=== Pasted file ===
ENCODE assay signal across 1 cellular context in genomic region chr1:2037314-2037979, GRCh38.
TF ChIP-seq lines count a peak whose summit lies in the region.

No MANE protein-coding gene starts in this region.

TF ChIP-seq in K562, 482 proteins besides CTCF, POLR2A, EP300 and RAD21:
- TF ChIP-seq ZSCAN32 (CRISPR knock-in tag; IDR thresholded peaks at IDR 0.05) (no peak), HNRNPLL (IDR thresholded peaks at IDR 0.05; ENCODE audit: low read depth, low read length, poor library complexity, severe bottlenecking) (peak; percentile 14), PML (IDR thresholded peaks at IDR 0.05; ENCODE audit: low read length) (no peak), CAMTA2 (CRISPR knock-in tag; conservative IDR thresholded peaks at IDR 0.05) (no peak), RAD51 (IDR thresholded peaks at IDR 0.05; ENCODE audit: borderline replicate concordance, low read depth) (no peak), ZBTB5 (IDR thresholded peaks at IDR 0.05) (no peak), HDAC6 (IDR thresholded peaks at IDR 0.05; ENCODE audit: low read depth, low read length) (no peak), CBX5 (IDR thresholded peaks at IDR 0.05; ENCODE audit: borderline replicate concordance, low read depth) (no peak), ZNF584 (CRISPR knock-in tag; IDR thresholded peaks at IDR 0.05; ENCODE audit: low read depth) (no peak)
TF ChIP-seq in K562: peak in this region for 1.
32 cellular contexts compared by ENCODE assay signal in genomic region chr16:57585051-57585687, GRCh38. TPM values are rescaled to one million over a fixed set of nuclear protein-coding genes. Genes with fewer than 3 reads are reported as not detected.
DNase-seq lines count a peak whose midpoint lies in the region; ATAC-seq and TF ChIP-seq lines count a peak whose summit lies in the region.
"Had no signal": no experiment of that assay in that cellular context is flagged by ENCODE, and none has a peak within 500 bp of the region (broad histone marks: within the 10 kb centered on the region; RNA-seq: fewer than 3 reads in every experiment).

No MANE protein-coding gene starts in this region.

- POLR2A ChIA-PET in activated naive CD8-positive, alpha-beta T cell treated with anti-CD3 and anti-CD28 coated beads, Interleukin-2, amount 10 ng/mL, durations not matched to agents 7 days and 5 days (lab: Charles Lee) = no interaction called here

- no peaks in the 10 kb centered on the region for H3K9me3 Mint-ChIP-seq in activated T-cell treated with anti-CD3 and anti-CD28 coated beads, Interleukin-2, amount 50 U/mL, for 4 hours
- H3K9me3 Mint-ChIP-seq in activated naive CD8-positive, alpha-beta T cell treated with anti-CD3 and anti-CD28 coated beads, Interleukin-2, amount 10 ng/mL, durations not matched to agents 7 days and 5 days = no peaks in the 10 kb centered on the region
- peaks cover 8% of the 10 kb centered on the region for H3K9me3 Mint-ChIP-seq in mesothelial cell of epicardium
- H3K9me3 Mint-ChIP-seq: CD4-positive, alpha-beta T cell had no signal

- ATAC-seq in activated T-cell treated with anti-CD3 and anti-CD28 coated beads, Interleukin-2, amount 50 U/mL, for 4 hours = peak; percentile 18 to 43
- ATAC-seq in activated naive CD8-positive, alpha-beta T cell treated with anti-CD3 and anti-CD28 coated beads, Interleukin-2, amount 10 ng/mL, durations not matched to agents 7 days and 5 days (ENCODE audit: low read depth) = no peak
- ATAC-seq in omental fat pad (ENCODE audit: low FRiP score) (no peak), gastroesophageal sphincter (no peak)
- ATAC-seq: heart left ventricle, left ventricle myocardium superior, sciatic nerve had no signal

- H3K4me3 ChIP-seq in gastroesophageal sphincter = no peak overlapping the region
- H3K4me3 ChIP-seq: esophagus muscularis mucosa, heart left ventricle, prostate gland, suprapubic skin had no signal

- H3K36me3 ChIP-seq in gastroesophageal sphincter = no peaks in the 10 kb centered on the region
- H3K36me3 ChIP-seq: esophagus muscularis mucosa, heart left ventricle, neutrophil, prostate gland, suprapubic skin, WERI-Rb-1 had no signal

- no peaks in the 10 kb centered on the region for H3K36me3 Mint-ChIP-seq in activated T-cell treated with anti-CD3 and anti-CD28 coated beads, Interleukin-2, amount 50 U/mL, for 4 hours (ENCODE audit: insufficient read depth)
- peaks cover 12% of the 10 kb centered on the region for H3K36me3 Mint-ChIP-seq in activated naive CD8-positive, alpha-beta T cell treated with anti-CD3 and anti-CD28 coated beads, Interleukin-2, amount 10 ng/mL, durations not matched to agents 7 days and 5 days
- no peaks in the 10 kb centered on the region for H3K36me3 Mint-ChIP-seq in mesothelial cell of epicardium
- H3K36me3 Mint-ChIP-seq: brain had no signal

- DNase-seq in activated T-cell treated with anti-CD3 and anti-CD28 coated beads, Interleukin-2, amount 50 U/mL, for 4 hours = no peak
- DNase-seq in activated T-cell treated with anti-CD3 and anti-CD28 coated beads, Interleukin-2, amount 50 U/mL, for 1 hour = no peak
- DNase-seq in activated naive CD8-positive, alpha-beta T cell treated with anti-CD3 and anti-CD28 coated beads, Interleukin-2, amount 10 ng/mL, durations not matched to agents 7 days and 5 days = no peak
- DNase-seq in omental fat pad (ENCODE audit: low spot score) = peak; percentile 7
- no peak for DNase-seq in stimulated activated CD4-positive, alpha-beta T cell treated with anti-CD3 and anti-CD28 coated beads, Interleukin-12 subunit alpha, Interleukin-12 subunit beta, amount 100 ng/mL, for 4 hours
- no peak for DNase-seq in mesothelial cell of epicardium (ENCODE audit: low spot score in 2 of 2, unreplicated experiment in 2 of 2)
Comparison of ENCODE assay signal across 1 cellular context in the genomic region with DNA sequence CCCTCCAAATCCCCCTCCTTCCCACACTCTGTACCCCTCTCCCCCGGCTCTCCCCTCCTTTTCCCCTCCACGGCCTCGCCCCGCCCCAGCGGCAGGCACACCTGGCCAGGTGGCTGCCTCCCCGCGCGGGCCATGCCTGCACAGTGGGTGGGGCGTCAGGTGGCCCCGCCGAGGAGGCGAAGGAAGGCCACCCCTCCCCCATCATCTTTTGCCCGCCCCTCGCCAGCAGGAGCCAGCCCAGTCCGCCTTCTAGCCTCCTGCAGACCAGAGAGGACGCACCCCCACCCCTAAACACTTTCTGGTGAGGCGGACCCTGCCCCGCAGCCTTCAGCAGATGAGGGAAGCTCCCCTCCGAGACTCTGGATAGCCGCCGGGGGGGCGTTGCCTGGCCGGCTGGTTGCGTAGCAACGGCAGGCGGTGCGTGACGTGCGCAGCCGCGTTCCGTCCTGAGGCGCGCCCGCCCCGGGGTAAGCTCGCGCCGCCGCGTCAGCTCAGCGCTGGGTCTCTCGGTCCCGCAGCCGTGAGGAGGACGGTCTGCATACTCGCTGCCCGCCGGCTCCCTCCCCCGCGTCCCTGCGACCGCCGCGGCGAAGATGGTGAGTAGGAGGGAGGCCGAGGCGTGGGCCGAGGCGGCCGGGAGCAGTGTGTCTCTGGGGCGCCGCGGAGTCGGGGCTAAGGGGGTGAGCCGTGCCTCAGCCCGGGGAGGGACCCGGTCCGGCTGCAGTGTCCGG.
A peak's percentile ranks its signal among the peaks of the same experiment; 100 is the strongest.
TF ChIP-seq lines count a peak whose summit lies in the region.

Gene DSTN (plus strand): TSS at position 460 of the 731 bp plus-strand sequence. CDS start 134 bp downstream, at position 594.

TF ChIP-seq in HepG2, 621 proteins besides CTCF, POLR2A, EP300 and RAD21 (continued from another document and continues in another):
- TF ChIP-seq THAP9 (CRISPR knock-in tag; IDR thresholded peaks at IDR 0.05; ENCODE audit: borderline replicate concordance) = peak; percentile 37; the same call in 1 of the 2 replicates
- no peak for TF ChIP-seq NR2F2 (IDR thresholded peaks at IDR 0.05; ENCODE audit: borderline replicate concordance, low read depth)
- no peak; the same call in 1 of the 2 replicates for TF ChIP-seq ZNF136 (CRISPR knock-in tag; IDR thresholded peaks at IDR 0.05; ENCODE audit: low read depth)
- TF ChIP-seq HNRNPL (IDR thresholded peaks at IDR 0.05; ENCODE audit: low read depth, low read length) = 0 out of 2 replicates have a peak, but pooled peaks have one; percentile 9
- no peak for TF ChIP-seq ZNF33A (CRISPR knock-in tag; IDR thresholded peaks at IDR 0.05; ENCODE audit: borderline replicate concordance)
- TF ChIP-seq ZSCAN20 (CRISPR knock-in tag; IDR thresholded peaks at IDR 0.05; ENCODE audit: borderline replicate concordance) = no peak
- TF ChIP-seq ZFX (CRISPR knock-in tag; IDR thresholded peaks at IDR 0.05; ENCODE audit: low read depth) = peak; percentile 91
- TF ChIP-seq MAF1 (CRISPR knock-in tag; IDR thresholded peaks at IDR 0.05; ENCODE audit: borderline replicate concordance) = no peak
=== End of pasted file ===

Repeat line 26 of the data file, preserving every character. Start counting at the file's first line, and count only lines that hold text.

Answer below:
- no peaks in the 10 kb centered on the region for H3K36me3 Mint-ChIP-seq in mesothelial cell of epicardium